Qc = mr (h2- h) (2)

Where mr is the mass flow rate of the refrigerant, and h2 and h3 are the enthalpies at the inlet and outlet of the condenser, on the refrigerant side. Enthalpy is a function of both pressure and temperature, which are measured at each point throughout the cycle.

The natural convection flow rate, mNC can be determined by performing an energy balance across the condenser. Assuming the heat lost to the environment is negligible, as the condenser was well insulated, the energy balance is expressed as:

Qc = mr (h2 — h3) = mNCCp (T8 — T7 ) (3)

image183 Подпись: (4)

where Cp is the specific heat of the water. Rearranging Eq. 3, the natural convection flow rate is then expressed as:

2. Results and Discussion

An analysis was conducted on the operation of an ISAHP with a varying temperature input. The mains water temperature, and therefore initial storage tank temperature was approximately 20°C. Figure 3 shows the power delivered to the glycol through the heaters, as well as; heat transferred to the refrigerant through the evaporator; heat rejected to the natural convection loop through the condenser; and power consumed by the compressor.


Fig. 3. Variation of heat transfer rates, and compressor input power throughout the test

As shown in Figure 3, the heat transferred from the glycol through the evaporator exceeds the heat delivered to the glycol through the auxiliary heaters. This is due to a large amount of glycol in the auxiliary heaters which are initially at a higher temperature. The heat pump unit extracts the extra energy until the heat transferred through the evaporator matches the heat input to the glycol through the heaters. Finally, the heat transfer through the evaporator is observed to lag the heater input, again due to the volume of glycol in the auxiliary heaters.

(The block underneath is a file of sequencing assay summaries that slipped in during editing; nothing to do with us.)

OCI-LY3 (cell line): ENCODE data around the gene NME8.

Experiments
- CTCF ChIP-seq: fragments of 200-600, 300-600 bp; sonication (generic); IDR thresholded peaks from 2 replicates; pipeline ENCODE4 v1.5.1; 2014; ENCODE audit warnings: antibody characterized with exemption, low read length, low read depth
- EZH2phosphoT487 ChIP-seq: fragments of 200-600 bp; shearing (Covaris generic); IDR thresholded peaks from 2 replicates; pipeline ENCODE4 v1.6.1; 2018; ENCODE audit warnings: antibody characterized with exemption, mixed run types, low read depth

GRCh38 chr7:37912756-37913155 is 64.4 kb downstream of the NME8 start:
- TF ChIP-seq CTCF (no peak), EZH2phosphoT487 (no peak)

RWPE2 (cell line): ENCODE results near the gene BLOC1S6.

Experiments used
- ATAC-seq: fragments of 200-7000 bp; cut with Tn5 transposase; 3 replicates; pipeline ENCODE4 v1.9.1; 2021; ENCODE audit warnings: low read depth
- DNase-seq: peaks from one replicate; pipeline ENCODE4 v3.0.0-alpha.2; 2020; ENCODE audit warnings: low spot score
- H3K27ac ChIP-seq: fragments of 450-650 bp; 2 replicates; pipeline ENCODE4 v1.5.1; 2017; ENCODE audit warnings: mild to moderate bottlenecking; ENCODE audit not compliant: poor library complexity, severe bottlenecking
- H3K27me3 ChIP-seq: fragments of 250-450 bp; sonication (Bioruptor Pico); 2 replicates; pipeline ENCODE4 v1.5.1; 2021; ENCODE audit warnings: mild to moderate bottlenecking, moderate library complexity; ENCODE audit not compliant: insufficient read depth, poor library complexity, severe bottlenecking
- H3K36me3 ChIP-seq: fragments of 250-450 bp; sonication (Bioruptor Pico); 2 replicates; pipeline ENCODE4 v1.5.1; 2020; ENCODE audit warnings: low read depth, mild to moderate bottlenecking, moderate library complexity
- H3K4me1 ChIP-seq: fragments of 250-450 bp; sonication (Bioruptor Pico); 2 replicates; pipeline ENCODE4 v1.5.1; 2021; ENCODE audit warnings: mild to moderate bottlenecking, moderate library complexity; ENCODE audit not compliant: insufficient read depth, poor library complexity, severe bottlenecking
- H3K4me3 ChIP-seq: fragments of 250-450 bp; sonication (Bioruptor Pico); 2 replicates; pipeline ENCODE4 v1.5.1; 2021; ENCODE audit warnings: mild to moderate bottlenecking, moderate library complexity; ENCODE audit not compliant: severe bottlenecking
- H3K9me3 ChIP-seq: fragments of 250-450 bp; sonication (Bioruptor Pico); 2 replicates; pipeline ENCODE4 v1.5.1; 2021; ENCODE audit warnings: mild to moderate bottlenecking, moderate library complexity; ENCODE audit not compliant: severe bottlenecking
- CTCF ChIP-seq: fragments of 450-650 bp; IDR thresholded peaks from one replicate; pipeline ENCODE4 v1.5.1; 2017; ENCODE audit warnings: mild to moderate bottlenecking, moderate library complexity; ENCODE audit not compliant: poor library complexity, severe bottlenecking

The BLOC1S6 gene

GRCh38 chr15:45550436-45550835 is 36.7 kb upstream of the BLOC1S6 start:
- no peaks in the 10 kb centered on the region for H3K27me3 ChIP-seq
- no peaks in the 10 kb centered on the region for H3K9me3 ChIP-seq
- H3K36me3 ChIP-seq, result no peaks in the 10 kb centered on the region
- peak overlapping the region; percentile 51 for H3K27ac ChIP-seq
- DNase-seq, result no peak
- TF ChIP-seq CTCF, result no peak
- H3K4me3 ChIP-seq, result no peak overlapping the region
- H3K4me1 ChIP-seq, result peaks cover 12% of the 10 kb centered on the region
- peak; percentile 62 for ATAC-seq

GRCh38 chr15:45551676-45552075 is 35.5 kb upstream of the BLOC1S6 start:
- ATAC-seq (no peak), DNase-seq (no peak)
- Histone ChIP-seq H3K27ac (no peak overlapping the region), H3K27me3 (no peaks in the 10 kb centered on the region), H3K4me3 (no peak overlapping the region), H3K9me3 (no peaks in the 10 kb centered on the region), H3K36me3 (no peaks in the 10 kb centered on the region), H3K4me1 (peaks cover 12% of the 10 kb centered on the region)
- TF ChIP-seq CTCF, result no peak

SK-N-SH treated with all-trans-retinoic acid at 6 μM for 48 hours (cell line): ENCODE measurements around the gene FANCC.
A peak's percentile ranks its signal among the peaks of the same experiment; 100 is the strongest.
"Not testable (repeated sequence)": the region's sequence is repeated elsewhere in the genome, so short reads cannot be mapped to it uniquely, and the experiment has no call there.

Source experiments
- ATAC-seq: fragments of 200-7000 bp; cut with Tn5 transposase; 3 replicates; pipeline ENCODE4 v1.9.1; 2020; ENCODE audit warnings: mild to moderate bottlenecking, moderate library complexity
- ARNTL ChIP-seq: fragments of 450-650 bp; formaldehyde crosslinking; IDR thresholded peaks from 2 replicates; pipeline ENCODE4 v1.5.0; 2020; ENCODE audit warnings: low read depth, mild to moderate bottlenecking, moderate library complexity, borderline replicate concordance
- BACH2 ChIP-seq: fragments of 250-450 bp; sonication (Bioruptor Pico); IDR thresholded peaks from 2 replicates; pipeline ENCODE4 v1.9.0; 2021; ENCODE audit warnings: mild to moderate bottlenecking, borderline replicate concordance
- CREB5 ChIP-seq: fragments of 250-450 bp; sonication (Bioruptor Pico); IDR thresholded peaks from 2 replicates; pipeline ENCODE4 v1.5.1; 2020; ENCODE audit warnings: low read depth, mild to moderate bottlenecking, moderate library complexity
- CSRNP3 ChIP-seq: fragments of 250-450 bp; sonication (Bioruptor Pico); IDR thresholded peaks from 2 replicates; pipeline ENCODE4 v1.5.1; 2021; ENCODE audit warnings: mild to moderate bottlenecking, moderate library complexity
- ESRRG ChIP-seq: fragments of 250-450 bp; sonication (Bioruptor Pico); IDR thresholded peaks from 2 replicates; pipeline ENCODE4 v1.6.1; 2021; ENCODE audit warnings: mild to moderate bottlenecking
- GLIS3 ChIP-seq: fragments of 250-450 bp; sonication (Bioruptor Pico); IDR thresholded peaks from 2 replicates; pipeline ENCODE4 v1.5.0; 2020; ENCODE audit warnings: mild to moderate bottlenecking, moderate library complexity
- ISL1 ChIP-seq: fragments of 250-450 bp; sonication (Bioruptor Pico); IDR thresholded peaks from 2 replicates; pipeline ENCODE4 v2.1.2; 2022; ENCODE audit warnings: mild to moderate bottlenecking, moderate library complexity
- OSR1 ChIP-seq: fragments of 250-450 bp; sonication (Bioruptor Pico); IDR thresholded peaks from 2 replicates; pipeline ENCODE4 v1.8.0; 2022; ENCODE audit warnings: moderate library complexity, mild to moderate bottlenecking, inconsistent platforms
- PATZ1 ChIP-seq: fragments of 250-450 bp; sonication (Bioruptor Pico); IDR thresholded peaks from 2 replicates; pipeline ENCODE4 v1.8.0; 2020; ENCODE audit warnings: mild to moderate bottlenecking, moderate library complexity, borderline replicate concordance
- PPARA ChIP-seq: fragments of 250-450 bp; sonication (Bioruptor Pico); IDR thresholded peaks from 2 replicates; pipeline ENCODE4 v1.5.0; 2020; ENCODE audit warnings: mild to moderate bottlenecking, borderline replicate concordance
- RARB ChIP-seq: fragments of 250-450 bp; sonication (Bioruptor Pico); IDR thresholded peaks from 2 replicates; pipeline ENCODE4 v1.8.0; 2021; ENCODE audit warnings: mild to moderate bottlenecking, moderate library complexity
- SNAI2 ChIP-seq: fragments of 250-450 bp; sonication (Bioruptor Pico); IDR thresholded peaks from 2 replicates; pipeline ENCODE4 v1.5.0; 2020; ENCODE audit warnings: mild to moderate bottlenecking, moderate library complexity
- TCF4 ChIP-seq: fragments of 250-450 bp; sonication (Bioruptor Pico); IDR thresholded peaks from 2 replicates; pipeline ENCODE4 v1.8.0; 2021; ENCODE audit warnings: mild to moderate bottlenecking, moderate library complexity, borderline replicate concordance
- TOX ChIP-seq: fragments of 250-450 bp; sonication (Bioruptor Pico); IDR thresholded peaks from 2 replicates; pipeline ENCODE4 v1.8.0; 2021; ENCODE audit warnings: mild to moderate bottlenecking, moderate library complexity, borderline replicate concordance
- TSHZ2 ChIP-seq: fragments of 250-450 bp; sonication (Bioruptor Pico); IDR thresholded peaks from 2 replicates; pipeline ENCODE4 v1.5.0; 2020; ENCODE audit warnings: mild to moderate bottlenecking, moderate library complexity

A temperature probe installed within the storage tank, with thermocouples spaced 0.15 m apart, was used to determine the level of stratification of the tank. Figure 4 shows the temperatures measured in the tank throughout the test, with T11 being the temperature measured at the top of the tank, and T20 measured at the bottom. During the test the tank was observed to stratify well, and throughout the test the temperature at the bottom of the tank, T20, remains constant at approximately 21°C. Therefore, over the course of the test, the temperature of the water entering the natural convection heat exchanger/condenser was effectively constant at 21°C.